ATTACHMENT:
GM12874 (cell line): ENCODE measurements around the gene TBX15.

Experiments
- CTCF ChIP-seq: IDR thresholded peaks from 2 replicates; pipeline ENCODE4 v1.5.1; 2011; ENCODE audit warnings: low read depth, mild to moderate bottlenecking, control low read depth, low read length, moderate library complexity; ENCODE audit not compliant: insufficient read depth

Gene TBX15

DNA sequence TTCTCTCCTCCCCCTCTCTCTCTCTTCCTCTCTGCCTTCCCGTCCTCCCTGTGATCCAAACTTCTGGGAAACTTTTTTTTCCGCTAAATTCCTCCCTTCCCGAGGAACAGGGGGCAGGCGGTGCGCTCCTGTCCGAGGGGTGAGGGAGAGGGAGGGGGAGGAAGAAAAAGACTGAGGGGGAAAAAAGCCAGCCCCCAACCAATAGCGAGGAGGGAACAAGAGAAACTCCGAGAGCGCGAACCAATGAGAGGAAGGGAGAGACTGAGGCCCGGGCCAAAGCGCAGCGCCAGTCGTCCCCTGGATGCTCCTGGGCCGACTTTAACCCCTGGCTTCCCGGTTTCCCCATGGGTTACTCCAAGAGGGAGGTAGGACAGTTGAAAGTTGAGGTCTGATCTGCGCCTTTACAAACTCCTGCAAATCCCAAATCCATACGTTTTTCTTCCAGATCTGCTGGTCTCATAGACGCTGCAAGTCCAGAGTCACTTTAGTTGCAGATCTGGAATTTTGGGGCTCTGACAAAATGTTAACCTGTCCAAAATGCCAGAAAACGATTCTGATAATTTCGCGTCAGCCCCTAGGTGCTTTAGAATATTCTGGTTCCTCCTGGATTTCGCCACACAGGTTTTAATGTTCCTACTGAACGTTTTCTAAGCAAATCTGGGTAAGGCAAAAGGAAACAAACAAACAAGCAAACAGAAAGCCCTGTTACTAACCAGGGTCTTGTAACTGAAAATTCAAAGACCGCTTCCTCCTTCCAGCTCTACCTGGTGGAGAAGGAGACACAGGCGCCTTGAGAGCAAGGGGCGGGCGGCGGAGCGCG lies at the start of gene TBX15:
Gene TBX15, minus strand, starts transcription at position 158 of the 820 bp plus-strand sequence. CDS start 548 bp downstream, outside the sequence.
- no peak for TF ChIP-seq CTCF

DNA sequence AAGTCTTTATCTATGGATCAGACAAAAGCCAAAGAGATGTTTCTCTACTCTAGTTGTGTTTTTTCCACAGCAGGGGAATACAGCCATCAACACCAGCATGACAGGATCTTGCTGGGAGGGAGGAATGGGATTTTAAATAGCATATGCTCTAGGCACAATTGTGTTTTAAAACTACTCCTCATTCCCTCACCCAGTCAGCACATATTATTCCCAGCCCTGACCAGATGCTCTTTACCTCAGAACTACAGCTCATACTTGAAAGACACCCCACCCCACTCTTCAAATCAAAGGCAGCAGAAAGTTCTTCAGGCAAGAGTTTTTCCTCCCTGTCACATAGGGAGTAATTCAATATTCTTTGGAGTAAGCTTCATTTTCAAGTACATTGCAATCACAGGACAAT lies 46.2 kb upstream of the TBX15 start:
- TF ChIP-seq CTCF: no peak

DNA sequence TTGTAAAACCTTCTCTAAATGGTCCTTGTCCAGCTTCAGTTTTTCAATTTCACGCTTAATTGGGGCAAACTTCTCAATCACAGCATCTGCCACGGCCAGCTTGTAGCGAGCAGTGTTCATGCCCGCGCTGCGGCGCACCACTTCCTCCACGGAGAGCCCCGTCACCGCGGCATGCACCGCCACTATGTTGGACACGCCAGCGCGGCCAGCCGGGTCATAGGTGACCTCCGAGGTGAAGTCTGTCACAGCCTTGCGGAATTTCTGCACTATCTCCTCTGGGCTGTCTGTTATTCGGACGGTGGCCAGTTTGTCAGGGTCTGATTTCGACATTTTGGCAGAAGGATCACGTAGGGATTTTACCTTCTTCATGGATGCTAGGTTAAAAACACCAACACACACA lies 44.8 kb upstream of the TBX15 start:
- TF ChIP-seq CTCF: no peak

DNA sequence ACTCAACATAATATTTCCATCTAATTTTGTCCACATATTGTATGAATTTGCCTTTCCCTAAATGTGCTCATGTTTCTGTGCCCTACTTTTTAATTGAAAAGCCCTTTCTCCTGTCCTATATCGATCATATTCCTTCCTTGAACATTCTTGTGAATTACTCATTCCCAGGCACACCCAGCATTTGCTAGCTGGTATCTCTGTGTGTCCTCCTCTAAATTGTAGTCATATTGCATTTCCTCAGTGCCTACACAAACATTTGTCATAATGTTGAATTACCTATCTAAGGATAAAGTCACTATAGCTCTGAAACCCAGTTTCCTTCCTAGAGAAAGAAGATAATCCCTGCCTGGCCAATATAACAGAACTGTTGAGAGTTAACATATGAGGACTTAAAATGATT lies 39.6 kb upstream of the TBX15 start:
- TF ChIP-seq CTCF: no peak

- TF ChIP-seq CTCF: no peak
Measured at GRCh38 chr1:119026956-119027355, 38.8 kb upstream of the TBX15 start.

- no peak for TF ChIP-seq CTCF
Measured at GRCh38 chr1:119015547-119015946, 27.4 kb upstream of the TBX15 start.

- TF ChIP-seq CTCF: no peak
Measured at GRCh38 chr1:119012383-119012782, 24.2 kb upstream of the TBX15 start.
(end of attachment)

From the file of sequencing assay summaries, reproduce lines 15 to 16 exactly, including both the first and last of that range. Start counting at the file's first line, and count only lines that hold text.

Measured at GRCh38 chr1:119026956-119027355, 38.8 kb upstream of the TBX15 start.

- no peak for TF ChIP-seq CTCF